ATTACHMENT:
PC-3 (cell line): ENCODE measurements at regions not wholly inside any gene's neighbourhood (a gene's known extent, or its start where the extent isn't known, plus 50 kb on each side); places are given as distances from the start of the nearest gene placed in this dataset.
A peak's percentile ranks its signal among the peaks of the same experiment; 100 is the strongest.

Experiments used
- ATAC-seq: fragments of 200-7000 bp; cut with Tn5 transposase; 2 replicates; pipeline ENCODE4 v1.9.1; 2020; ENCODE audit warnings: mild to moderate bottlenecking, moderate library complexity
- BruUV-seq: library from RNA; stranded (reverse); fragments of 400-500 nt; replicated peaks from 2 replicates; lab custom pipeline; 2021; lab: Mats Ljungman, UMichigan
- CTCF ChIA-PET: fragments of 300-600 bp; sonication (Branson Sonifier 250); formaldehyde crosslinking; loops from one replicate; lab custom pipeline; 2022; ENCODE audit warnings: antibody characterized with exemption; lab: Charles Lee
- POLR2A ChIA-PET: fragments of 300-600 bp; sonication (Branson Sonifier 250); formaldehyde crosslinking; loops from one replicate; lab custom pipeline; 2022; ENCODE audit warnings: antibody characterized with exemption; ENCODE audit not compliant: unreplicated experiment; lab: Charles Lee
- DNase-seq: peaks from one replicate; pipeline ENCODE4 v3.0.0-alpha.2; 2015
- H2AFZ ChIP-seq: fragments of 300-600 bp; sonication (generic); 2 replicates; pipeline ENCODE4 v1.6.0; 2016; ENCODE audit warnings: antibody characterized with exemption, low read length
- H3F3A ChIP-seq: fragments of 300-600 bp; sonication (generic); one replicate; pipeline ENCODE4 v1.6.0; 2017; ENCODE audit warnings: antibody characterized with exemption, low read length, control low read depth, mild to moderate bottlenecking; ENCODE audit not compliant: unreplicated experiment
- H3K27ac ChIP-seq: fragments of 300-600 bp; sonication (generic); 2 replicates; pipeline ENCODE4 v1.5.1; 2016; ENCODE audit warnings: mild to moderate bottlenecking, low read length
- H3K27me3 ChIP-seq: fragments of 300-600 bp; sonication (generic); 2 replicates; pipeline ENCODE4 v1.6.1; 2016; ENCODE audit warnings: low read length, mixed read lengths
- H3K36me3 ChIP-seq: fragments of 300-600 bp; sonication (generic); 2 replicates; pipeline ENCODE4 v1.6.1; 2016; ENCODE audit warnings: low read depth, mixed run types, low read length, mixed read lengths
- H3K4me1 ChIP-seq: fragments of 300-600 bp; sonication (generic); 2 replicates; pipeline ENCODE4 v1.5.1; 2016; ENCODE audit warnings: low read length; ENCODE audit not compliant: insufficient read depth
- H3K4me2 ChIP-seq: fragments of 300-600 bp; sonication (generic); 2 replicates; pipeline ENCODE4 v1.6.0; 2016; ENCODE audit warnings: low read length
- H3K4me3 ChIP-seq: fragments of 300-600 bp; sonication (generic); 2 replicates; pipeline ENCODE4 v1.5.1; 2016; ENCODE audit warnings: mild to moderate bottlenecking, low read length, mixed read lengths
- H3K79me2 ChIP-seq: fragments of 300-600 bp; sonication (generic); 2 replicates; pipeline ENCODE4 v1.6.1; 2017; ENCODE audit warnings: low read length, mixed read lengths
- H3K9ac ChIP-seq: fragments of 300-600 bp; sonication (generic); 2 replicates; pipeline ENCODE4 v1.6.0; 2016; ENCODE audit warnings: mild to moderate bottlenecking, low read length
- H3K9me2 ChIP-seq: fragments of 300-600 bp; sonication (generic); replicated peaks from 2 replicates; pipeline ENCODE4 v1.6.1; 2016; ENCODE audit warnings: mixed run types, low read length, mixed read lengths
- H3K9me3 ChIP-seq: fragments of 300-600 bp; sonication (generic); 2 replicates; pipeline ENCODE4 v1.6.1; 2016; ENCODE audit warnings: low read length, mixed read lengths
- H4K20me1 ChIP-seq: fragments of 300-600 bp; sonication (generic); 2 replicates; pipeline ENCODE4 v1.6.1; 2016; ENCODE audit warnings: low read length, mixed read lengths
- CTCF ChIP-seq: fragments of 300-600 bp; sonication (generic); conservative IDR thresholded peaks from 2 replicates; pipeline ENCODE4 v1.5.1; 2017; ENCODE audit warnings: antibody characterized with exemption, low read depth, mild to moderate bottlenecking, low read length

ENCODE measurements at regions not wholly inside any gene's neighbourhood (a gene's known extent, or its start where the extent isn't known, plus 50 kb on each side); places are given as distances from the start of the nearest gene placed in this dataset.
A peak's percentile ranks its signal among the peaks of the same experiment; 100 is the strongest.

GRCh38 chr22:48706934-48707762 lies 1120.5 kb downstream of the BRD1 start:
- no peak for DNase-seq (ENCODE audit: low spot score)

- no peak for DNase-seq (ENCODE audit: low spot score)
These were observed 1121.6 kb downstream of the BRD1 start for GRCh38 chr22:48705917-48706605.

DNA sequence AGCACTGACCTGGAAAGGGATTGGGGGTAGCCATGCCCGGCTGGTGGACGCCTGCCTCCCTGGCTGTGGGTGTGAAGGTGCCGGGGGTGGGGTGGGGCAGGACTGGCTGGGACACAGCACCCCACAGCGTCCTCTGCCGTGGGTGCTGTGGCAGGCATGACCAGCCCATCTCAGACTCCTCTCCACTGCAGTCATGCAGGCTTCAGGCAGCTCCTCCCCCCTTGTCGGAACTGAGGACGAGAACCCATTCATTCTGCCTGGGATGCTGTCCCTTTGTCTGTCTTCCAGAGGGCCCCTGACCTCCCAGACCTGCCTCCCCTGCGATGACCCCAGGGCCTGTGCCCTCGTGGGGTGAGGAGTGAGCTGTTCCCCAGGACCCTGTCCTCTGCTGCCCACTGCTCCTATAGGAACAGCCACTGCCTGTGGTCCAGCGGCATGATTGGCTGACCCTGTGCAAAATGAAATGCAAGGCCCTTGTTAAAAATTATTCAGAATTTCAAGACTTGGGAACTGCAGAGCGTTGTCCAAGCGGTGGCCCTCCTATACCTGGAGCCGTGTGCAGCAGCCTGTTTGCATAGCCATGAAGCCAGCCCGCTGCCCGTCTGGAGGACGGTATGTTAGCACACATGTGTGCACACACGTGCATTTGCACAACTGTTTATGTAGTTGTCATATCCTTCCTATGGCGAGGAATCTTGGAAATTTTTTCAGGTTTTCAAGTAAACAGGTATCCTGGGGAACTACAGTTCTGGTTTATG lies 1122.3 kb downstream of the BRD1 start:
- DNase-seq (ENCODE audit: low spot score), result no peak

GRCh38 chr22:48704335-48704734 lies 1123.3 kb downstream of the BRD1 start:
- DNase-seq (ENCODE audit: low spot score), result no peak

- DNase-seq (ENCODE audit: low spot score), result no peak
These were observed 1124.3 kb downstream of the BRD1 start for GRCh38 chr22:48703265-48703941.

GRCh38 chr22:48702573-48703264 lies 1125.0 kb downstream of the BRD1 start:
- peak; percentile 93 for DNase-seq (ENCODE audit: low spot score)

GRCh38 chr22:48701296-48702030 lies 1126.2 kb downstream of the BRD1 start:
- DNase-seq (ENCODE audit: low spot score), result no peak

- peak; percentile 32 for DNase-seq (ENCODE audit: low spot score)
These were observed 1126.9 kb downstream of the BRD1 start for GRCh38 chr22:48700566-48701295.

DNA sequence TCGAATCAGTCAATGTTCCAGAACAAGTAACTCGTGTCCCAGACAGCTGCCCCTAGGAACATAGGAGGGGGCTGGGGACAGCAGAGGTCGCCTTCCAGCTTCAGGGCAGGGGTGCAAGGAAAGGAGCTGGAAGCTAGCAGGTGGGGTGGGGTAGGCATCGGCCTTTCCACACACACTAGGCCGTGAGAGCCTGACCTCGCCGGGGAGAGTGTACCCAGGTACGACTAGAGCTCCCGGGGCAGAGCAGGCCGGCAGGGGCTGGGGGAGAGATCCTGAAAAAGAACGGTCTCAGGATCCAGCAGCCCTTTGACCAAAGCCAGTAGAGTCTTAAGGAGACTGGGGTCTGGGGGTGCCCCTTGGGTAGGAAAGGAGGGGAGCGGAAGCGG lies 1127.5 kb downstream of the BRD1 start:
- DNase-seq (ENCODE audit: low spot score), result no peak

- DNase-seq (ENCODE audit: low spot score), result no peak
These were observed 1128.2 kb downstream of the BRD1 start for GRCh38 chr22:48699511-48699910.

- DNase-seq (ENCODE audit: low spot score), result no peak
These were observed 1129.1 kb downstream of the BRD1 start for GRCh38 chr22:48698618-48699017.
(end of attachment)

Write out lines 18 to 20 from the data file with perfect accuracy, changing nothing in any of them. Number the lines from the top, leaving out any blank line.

- H3K9ac ChIP-seq: fragments of 300-600 bp; sonication (generic); 2 replicates; pipeline ENCODE4 v1.6.0; 2016; ENCODE audit warnings: mild to moderate bottlenecking, low read length
- H3K9me2 ChIP-seq: fragments of 300-600 bp; sonication (generic); replicated peaks from 2 replicates; pipeline ENCODE4 v1.6.1; 2016; ENCODE audit warnings: mixed run types, low read length, mixed read lengths
- H3K9me3 ChIP-seq: fragments of 300-600 bp; sonication (generic); 2 replicates; pipeline ENCODE4 v1.6.1; 2016; ENCODE audit warnings: low read length, mixed read lengths